Browse Prior Art Database

Synchronization And Control of Distributed Tasks Via Binary Signals

IP.com Disclosure Number: IPCOM000100443D
Original Publication Date: 1990-Apr-01
Included in the Prior Art Database: 2005-Mar-15
Document File: 2 page(s) / 96K

Publishing Venue

IBM

Related People

Cohn, DL: AUTHOR [+2]

Abstract

A flexible and elegant method of task synchronization and control for distributed computing systems is disclosed here.

This text was extracted from an ASCII text file.
This is the abbreviated version, containing approximately 52% of the total text.

Synchronization And Control of Distributed Tasks Via Binary Signals

       A flexible and elegant method of task synchronization and
control for distributed computing systems is disclosed here.

      Processes in distributed computing systems consist of
autonomous, cooperating tasks which need flexible synchronization and
inter-task control mechanisms. Synchronization services allow tasks
to regulate access to shared resources and critical code sections
while control services permit one task to terminate another.

      In typical existing systems, task synchronization is achieved
via semaphores.  Before entering a critical section of code, a task
requests the associated semaphore.  If the semaphore is owned by
another task, the requester waits until the owner releases the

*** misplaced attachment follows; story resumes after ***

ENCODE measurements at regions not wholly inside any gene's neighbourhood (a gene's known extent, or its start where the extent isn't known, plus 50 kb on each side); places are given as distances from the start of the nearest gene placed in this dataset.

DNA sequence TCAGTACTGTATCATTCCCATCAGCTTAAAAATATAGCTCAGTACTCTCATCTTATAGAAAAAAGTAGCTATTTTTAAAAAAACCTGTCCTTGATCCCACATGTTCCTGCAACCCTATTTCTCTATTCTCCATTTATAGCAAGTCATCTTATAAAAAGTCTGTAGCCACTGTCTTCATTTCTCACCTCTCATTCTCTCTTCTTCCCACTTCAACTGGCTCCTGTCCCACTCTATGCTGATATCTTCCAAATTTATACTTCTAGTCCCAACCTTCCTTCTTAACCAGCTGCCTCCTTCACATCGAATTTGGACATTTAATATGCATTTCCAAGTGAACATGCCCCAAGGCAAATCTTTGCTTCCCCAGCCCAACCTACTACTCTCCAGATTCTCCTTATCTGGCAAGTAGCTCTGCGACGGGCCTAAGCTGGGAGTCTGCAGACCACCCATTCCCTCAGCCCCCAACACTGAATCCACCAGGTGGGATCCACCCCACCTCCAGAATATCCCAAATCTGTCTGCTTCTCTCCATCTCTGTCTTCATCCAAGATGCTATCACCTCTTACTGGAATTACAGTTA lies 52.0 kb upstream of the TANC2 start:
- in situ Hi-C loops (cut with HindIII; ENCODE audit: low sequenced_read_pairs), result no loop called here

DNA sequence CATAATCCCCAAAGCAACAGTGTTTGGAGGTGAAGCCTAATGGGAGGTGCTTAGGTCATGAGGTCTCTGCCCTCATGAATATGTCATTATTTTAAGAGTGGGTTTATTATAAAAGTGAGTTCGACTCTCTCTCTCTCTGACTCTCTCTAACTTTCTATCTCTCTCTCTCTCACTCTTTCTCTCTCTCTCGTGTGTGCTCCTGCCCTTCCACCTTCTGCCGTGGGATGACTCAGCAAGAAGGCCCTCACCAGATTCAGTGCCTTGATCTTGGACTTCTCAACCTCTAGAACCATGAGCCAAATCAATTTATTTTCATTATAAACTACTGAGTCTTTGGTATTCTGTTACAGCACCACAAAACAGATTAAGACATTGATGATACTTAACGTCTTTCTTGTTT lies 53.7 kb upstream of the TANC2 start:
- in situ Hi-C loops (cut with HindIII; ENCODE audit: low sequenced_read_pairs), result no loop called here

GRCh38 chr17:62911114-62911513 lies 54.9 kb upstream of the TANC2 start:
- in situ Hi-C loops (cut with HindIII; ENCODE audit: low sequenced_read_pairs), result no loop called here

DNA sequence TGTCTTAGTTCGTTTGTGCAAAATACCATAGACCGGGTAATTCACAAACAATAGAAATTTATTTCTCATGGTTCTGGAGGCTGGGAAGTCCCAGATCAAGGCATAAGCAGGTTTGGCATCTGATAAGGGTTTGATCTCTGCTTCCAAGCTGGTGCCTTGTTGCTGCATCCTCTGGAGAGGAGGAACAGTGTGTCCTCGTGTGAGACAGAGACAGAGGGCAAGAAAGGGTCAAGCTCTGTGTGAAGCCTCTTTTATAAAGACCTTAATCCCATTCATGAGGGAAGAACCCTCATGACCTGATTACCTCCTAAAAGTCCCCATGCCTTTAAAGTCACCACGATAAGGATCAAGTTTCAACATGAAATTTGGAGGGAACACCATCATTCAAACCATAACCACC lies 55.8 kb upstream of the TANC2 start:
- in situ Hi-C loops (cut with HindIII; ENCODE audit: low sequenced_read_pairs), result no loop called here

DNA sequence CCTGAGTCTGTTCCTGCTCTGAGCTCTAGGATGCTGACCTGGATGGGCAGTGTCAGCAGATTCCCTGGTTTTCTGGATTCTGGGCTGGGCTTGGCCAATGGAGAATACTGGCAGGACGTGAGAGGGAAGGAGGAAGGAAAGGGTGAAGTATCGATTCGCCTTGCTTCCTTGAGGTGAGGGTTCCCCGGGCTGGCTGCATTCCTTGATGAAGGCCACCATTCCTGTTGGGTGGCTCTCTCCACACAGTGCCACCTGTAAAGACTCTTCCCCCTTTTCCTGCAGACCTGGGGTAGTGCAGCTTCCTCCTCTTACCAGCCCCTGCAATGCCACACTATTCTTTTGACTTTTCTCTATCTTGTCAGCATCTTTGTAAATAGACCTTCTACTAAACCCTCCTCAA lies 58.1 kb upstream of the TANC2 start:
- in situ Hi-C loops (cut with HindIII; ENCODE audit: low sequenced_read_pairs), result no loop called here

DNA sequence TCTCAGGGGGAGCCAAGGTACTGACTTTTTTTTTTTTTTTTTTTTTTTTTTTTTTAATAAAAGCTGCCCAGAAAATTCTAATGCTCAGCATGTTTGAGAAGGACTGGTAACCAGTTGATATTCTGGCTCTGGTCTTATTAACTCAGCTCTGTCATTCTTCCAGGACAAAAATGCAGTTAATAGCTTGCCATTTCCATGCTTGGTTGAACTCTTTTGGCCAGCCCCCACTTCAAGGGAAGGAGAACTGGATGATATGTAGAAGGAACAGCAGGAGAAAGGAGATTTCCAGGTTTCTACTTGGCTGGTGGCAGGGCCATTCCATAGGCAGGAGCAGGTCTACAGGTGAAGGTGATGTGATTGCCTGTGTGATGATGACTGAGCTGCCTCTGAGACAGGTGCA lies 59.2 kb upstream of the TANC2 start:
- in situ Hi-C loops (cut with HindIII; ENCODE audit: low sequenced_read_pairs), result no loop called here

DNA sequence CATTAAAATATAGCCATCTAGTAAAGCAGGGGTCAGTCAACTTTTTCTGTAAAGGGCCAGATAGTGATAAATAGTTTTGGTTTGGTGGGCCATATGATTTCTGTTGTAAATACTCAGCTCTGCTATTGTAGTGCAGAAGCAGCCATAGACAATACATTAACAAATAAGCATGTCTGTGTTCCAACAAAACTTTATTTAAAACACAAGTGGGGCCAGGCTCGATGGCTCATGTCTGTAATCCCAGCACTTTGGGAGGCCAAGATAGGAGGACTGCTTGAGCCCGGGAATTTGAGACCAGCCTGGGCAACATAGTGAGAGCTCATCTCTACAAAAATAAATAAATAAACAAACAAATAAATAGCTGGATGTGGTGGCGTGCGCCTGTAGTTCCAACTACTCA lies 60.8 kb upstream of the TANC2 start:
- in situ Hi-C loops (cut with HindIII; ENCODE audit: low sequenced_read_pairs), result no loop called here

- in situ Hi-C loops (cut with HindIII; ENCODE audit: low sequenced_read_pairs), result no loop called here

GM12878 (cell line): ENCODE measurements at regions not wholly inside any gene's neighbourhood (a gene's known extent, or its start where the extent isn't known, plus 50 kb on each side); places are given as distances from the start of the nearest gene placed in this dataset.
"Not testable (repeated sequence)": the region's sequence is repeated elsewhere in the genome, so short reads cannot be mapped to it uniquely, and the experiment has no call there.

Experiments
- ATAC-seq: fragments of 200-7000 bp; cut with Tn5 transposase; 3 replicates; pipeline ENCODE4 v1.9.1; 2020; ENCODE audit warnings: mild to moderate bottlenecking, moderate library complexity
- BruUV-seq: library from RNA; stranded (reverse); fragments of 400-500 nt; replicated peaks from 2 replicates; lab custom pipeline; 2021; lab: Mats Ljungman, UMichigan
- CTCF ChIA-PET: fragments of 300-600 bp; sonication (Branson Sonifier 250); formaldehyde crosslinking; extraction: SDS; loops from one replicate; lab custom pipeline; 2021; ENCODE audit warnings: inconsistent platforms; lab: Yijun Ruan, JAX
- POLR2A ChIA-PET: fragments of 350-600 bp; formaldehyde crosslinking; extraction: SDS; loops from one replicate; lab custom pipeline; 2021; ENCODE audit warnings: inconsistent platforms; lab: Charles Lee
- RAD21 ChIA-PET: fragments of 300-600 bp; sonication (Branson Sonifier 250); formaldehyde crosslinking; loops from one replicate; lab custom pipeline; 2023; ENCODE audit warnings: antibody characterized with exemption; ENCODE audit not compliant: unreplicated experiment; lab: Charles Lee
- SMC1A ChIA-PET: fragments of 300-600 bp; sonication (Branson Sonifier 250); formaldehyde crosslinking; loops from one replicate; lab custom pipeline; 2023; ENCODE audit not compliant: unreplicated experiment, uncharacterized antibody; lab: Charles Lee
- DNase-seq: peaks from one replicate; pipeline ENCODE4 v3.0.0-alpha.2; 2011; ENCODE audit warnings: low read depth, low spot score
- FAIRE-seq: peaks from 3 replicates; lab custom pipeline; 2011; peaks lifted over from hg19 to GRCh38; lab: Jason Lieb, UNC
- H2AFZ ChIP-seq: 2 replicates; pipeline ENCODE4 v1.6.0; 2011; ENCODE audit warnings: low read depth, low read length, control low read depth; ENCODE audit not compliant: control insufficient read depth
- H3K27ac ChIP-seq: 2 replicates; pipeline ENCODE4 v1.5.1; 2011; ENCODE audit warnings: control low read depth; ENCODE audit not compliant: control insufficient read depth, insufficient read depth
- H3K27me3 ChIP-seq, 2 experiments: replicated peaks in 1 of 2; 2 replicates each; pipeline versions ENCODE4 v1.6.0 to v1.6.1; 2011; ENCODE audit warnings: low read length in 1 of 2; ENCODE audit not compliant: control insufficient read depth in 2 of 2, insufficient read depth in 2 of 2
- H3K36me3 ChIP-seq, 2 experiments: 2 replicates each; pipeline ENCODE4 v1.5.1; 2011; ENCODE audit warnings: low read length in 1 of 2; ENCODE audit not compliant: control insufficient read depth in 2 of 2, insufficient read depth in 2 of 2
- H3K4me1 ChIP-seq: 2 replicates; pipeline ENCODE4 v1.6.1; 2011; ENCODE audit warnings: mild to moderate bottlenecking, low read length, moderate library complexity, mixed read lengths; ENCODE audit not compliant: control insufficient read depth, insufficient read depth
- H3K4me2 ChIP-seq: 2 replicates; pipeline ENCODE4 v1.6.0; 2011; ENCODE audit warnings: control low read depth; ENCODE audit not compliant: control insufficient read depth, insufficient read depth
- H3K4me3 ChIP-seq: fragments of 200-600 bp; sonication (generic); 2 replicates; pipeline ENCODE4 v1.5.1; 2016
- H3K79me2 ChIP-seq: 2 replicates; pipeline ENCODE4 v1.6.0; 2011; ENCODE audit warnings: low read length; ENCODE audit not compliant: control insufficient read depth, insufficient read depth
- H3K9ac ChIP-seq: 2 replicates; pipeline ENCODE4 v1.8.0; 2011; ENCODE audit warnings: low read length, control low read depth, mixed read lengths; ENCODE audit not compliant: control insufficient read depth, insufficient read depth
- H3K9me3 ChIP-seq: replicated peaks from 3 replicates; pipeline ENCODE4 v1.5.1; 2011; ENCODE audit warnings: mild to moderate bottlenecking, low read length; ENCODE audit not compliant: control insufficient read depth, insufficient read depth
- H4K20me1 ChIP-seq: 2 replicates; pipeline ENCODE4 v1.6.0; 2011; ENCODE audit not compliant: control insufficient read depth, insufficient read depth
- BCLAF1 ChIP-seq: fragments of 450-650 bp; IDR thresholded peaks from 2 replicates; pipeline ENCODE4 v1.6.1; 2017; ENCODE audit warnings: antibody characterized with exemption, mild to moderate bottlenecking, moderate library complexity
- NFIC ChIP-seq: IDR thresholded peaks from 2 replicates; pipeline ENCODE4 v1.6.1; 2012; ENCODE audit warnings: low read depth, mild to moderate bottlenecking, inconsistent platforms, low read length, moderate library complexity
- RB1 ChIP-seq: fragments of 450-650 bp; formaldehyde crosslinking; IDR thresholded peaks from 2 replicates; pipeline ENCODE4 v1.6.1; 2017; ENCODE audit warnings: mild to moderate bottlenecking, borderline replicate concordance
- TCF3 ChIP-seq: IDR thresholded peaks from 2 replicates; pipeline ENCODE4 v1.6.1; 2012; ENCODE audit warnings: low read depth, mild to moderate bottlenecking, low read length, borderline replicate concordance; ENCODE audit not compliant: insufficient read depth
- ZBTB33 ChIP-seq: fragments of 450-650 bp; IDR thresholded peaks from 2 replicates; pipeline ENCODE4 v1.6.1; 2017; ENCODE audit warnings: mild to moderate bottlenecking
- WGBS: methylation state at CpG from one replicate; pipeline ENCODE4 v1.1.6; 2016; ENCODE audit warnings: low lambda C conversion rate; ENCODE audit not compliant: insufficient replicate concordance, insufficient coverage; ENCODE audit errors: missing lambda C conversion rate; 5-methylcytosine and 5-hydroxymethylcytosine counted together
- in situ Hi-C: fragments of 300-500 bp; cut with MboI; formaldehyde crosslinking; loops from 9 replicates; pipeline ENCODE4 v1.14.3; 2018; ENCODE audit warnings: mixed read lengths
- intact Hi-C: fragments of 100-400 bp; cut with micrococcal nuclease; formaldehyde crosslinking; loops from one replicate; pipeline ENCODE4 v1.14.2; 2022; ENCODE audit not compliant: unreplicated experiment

semaphore.  Usually, semaphores are obtained one at a time.  This can
result in race conditions and indefinite postponement when a task
needs more than one resource.

      Operating systems also provide other mechanisms by which tasks
can be forced into wait state.  For example, tasks might wait for a
lock on some shared data, for an interrupt to occur, or for a message
to arrive.  Typically, tasks cannot wait for a combination of these
events.  The new technique allows semaphores and system-defined
events be handled in a uniform manner.

      A control mechanism allows one task to terminate another.
Cooperating tasks can have a variety of relationships, both
hierarchical and non-hierarchical.  The continued existence of each
task might depend on a combination of circumstances. Thus, the
control mechanism should be as flexible as the synchronization
mechanism.

      The new approach to this problem uses binary-valued signals.
These are divided into two categories:  output signals and input
signals.  Every task has a set of input and output signals.  It
manipulates its output signals to influence other tasks and its input
signals allow its operation to be influenced by other tasks.

      A task can attach an output signal from another task to one of
its input signals.  This signal can then cause the task to be
switched between the RUNNING and SLEEPING states. It can also cause
the task to be TERMINATED.  Thus, the binary-valued signal mechanism
possesses at least as much power as the standard semaphore approach.

      A task itself determines how it is influe...